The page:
By Josh Flanders
The Legend of Georgia McBride (about a down-and-out, baby-on-the-way Elvis impersonator-turned-drag-queen) is a Priscilla Queen of the Desert meets The Full Monty kind of experience, with all the ups (and downs) of the time period that spawned them – the 1990s. Like these films, this play exposes its audience to a world both foreign and intriguing, with an amazing cast, stunning costumes and songs that examine the complexity of gender with humor and song.
The show, now playing at Northlight Theatre, centers around Casey, deftly and energetically played by Nate Santana, who follows his passion of being an Elvis impersonator in the Florida panhandle. His wife Jo, played with a sweet humor and lively spunk by Leslie Ann Sheppard, is holding down a “real” job. But when Casey’s hip-swinging Elvis fails to bring in the crowds, the bar owner, Eddie, hilariously deadpanned by Keith Kupferer (like the guy having the least fun at a Jimmy Buffett concert) takes a risk and hires two drag queens to replace him. And guess what; hilarity ensues.
Enter Miss Tracy Mills and Rexy, who (somewhat predictably) show up to breathe life back into this sad bar, as well as into Casey’s life, though not as he’d expect. When Casey learns his Elvis is being asked to leave the building, he is livid, until Rexy gets too drunk to perform, which is when Casey has a Back-to-the-Future-moment and is coerced to fill in for Rexy, a-la Marty McFly filling in for Chuck Berry’s cousin. As it turns out, Casey is good, to which Tracy responds, “We’re both surprised,” and thus begins Casey’s journey to explore his feminine side.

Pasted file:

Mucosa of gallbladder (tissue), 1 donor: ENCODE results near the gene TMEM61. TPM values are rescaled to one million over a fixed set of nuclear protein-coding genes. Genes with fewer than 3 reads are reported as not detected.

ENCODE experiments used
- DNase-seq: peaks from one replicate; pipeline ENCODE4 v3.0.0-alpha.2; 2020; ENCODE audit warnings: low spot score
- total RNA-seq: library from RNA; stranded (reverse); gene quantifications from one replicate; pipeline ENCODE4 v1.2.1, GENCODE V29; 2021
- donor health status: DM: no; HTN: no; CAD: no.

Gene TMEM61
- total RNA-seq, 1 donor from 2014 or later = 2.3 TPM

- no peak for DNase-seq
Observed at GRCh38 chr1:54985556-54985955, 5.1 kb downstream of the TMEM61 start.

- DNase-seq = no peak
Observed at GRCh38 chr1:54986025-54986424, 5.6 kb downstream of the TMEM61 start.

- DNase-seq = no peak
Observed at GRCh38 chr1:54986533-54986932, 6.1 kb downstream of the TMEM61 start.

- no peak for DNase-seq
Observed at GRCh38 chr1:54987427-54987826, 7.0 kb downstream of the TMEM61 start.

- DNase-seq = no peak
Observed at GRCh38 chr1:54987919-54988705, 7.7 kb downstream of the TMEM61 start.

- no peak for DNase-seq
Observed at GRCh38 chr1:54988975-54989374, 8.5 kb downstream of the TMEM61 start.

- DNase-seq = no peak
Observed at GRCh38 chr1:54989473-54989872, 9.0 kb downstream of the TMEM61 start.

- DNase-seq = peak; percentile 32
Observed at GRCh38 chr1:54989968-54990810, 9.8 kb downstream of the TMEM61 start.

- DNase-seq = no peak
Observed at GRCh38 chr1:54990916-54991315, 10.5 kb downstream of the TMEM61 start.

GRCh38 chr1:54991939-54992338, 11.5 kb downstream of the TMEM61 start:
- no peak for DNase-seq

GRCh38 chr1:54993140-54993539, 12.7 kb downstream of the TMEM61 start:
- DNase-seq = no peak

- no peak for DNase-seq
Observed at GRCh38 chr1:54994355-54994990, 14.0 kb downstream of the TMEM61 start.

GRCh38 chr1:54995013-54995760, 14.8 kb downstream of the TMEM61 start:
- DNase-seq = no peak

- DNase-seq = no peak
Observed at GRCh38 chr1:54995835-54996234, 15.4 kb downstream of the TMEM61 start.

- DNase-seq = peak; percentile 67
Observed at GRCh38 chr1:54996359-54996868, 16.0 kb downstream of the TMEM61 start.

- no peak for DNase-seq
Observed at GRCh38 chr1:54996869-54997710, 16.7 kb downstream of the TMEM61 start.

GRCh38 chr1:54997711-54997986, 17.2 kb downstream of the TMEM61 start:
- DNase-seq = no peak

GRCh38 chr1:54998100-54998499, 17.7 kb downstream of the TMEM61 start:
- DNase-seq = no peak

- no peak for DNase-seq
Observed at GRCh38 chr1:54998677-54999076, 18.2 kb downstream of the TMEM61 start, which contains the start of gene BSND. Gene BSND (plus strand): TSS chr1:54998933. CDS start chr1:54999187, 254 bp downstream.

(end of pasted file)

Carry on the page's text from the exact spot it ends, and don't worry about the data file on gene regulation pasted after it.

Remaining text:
Playwright Matthew Lopez’s dialogue is thoughtful, honest and funny. Rachel Laritz’s costumes – shoes! dresses! wigs! – are all off-the-charts fabulous. And the choreography by Chris Carter does a wonderful job of highlighting the tremendous acting talent onstage. But it’s Sean Blake’s remarkable performance as Tracy Mills that steals the show, and the drag shows. Blake is totally mesmerizing on stage, and his fantastic voice, sharp humor, self-assuredness, powerful presence and love help nurture a sense of belonging to the wandering artistic souls of the theater, helping to mold this group of misfits into a real family.
Jeff Kurysz is wonderfully transformative, playing both Rexy (an over-the-top Latino drag queen) and Jason, Casey’s surprisingly thoughtful and sensitive dude-bro friend, whose only giveaway that he’s also playing a drag queen is his perfectly shaped eyebrows (costumes, slap some Dukakis-brows on his bro character!).
Rexy’s is the only character, other than Casey, to have a clear character arc, and Rexy’s character symbolically represents the history and traditions of drag. In an otherwise powerful speech to Casey, only touches briefly on this rich segment of American history. It is a speech that serves to bring the cis men in the audience along with something that is not heteronormative without really educating the audience. The program does attempt to educate the audience with a wonderful clear history of drag and list of “terms you should know.” The playwright seems to be aware that he is pandering to a mostly straight, white audience.